Recall that we have set up a correspondence between the points of and the collection of all sequences of L's and R's.

But what's so special about L's and R's? Not a thing. If we can agree to use sequences of 0's and 1's instead, then it's nearly immediate that is a BIG set! Why? Well, a sequence of 0's and 1's

looks just like a **binary decimal**

Now each point in [0,1] has a binary decimal expansion and, conversely, each binary decimal represents some point in [0,1]. Thus, we have a correspondence between the points in the Cantor set and the points in the interval [0,1]. Amazing!!

In truth, there are some details to check here. For example, a given element of [0,1] may have more than one binary decimal expansion; indeed, 1/2 can be written as

(How would you check this?)

The
key observation here is that we can specify a mapping,
or correspondence, from
**onto** [0,1]. Since
is a subset of [0,1],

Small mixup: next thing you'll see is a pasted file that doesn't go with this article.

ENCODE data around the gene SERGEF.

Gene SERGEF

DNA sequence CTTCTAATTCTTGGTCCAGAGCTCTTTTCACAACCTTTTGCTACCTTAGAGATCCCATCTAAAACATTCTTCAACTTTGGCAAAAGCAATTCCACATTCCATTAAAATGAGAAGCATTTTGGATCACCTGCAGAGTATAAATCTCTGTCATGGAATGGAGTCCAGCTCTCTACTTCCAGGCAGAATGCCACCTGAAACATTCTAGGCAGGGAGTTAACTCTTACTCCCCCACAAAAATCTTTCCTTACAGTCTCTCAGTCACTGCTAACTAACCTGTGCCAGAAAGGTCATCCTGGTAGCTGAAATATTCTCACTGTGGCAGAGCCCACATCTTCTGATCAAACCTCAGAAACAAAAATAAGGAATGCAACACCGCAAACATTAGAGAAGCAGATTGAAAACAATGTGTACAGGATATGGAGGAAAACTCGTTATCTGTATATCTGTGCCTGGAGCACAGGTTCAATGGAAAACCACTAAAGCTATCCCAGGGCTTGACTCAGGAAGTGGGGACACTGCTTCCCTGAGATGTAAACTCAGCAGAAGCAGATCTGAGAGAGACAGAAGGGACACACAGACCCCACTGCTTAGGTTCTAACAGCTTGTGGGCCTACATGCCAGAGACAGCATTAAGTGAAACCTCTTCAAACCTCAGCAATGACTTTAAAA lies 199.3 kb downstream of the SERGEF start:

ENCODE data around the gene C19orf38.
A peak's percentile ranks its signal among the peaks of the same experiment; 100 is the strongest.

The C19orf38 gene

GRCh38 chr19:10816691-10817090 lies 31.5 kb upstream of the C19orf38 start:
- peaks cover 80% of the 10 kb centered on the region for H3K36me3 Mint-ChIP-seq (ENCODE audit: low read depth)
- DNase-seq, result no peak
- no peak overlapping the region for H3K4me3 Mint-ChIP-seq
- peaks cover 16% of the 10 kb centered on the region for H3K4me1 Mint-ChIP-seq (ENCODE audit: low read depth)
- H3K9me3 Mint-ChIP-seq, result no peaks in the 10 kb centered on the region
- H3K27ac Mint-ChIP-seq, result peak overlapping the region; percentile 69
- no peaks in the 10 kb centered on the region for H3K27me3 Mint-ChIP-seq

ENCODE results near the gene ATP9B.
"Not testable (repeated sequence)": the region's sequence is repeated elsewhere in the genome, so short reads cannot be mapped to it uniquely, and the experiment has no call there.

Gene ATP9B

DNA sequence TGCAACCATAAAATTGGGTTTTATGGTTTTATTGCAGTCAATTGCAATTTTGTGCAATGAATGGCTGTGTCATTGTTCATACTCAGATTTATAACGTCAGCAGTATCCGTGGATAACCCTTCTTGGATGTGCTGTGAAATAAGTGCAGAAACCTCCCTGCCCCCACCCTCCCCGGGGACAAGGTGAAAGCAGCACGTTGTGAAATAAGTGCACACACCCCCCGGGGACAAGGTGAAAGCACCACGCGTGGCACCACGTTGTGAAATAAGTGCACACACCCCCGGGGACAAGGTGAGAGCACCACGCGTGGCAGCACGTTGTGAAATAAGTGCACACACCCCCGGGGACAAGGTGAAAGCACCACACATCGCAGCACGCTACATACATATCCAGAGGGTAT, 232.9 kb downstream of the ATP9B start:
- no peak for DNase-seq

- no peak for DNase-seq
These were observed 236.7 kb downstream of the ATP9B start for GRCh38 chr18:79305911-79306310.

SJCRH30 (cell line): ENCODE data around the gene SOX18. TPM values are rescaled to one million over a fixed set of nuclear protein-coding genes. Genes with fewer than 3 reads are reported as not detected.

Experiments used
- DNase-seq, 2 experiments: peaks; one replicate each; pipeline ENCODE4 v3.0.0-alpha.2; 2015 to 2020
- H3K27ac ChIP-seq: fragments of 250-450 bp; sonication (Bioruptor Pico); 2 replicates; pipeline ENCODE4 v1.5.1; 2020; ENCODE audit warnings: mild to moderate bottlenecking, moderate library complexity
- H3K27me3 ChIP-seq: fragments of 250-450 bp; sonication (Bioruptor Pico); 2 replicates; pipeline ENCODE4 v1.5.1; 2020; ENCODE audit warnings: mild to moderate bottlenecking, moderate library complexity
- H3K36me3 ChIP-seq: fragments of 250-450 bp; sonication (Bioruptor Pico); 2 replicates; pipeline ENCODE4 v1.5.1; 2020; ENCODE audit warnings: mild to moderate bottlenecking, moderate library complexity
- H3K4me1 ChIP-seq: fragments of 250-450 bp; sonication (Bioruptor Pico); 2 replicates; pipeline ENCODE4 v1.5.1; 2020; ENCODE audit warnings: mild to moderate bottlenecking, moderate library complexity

this means that [0,1] and
must be the same "size" (or have the same **cardinality**) --
but let's save the actual details for another day.

Is this cool or what? A set so small that we couldn't possibly draw it on paper (or, in this case, on a computer screen) is still, somehow, as big as an entire interval.

Here's that
"big versus small" deal again: The Cantor set is apparently
"big", since it has the same cardinality as the interval [0,1]
(an **uncountable** set).
If you stick around to read
**yet more on the Cantor set**,
you would see that the Cantor set is pretty darn small, too.
Of course, if you're tiring of magic and wonder, you could always
wimp out.

Neal Carothers - carother@bgnet.bgsu.edu